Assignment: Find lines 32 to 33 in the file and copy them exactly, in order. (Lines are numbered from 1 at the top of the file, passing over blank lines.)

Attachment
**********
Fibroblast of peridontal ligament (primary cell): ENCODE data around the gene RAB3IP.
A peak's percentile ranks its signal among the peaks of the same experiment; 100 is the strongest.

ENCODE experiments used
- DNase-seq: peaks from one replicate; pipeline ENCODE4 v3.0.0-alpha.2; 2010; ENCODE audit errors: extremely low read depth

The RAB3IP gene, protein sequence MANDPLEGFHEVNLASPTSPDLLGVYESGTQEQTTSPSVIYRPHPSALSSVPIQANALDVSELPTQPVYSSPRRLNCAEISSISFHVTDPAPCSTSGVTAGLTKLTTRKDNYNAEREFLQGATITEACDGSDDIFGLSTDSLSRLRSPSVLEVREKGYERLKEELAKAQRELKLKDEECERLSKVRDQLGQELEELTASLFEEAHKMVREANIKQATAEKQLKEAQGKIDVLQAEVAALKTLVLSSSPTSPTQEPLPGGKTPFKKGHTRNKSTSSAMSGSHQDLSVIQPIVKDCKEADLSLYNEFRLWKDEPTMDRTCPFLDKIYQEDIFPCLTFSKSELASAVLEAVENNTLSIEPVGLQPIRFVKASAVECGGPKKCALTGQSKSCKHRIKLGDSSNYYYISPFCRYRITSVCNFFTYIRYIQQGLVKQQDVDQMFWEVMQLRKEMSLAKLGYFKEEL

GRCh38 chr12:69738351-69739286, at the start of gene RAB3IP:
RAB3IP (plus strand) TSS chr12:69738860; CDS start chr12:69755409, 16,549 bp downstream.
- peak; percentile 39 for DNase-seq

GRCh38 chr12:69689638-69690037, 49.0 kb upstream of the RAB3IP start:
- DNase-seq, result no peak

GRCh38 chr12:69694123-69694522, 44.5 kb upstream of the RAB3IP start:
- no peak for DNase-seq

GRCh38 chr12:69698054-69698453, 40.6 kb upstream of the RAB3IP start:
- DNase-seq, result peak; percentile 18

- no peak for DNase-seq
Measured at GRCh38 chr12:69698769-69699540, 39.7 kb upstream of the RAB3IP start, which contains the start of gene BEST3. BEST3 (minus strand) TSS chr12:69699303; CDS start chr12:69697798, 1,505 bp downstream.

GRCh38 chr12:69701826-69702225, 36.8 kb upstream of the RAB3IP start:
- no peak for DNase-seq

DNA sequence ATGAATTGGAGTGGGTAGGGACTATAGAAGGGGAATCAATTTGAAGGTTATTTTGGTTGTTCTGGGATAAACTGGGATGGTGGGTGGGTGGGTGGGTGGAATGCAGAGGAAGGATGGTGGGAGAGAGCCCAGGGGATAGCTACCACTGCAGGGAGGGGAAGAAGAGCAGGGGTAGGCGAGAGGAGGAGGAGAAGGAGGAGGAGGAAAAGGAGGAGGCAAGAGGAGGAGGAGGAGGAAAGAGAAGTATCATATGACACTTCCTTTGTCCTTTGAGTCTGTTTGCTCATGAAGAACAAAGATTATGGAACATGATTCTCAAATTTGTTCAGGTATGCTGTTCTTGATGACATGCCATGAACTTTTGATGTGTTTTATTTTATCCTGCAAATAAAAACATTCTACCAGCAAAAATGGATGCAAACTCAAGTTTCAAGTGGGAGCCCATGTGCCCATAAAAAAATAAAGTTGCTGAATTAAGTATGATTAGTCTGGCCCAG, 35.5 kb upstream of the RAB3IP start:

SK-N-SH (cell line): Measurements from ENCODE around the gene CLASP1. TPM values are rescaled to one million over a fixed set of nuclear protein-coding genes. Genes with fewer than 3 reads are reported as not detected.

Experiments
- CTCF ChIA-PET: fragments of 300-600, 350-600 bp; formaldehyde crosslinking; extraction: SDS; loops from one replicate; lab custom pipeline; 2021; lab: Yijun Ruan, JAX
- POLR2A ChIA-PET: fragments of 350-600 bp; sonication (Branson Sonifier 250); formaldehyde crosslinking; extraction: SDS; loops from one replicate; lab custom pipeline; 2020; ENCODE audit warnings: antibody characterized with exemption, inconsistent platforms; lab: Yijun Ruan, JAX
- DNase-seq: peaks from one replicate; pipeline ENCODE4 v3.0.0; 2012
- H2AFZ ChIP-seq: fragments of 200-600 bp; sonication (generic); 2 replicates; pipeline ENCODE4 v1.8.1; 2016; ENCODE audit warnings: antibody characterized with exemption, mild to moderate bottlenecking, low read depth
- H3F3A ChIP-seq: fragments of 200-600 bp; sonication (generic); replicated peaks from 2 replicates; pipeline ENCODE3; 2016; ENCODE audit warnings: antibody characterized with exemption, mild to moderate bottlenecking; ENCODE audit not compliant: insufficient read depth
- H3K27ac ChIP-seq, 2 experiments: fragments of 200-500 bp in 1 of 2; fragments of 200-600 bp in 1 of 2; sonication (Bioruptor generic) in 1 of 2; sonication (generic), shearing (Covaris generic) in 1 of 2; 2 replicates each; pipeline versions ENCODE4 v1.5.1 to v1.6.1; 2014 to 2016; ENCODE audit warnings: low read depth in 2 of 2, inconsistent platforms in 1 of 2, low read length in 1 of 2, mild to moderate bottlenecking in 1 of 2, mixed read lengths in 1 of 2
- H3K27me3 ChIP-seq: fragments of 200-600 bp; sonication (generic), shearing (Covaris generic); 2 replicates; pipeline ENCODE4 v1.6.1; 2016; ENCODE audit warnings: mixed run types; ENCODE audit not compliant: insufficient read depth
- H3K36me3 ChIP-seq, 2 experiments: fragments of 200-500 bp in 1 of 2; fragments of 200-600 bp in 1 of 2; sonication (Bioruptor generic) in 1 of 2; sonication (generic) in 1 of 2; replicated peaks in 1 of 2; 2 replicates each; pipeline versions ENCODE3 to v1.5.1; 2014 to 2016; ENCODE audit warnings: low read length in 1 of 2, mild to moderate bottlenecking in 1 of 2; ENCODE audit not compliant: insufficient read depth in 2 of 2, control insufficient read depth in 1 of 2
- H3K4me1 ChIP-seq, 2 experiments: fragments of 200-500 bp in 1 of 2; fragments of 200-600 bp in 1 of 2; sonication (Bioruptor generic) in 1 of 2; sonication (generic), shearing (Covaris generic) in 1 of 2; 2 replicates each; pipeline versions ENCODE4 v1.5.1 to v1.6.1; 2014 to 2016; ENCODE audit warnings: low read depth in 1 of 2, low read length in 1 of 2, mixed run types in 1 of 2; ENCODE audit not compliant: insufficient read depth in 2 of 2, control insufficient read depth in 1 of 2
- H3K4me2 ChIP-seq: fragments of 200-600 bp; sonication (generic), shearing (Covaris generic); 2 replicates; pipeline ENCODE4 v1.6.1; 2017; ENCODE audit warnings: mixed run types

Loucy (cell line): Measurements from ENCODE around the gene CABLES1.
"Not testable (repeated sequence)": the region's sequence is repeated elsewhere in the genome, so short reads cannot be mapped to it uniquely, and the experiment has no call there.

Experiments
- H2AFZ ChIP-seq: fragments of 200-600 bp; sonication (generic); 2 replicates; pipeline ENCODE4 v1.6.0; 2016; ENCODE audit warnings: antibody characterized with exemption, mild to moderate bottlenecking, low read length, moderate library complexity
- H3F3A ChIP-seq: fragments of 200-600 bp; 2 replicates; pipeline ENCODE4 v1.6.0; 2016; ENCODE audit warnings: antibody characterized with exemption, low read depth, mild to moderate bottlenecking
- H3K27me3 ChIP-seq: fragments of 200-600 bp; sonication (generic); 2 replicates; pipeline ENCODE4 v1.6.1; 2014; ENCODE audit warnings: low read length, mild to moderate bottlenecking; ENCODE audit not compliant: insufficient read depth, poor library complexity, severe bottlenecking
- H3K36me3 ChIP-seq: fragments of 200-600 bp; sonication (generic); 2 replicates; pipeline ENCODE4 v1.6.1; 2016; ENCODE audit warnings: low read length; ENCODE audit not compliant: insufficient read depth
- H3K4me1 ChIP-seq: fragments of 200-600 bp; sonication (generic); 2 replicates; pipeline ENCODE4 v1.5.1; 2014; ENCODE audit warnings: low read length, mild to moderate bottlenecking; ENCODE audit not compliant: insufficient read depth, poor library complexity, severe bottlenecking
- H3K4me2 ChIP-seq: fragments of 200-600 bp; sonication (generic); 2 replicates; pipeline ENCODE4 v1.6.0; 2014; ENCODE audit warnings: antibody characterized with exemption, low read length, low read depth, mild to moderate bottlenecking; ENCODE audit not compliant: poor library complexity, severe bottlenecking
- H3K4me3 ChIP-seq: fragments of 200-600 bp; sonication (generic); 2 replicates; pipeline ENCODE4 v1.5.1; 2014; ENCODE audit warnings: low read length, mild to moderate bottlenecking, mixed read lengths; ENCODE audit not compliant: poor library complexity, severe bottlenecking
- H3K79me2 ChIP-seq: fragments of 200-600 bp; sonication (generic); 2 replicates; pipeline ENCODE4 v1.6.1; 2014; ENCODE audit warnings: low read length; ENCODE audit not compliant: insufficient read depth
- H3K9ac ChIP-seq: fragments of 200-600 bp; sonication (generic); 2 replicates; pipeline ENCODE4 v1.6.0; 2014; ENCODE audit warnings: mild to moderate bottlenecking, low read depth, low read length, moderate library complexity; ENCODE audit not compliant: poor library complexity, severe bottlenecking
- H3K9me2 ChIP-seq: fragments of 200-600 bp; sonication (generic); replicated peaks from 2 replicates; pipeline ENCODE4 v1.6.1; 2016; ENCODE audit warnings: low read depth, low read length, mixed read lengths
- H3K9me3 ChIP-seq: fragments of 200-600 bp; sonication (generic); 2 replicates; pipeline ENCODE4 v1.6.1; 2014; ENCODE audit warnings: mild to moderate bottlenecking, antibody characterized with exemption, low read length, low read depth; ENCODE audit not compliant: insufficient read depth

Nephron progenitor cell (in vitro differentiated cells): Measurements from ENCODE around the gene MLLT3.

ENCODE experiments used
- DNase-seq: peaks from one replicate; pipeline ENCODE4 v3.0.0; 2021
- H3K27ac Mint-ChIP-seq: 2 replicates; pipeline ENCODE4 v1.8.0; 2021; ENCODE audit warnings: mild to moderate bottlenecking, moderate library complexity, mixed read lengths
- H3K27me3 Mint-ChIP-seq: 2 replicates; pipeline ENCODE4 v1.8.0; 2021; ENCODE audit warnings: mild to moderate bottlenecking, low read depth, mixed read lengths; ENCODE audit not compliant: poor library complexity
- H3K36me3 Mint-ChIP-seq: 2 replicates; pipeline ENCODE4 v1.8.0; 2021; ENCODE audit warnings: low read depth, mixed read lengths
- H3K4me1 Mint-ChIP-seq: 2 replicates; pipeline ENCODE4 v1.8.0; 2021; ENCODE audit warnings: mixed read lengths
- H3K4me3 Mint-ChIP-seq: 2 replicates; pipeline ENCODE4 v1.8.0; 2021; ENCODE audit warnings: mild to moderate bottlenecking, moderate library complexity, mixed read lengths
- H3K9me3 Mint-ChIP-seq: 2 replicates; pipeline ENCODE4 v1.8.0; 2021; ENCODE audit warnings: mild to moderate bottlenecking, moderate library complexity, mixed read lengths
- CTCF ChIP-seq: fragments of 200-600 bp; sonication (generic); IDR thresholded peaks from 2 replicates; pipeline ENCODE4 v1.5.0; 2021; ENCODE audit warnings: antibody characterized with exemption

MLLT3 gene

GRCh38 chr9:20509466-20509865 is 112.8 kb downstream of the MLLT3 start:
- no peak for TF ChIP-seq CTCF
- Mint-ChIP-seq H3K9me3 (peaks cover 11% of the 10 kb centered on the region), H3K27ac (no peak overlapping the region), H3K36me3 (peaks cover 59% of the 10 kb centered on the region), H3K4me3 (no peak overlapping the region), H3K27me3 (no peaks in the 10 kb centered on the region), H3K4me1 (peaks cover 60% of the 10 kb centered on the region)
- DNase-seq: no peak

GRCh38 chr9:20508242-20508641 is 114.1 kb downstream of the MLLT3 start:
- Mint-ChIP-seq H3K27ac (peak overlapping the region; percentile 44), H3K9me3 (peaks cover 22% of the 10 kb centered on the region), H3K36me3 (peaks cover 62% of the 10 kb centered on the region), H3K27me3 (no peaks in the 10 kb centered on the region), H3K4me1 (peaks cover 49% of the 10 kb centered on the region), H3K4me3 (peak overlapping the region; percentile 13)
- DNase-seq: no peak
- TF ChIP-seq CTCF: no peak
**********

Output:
Loucy (cell line): Measurements from ENCODE around the gene CABLES1.
"Not testable (repeated sequence)": the region's sequence is repeated elsewhere in the genome, so short reads cannot be mapped to it uniquely, and the experiment has no call there.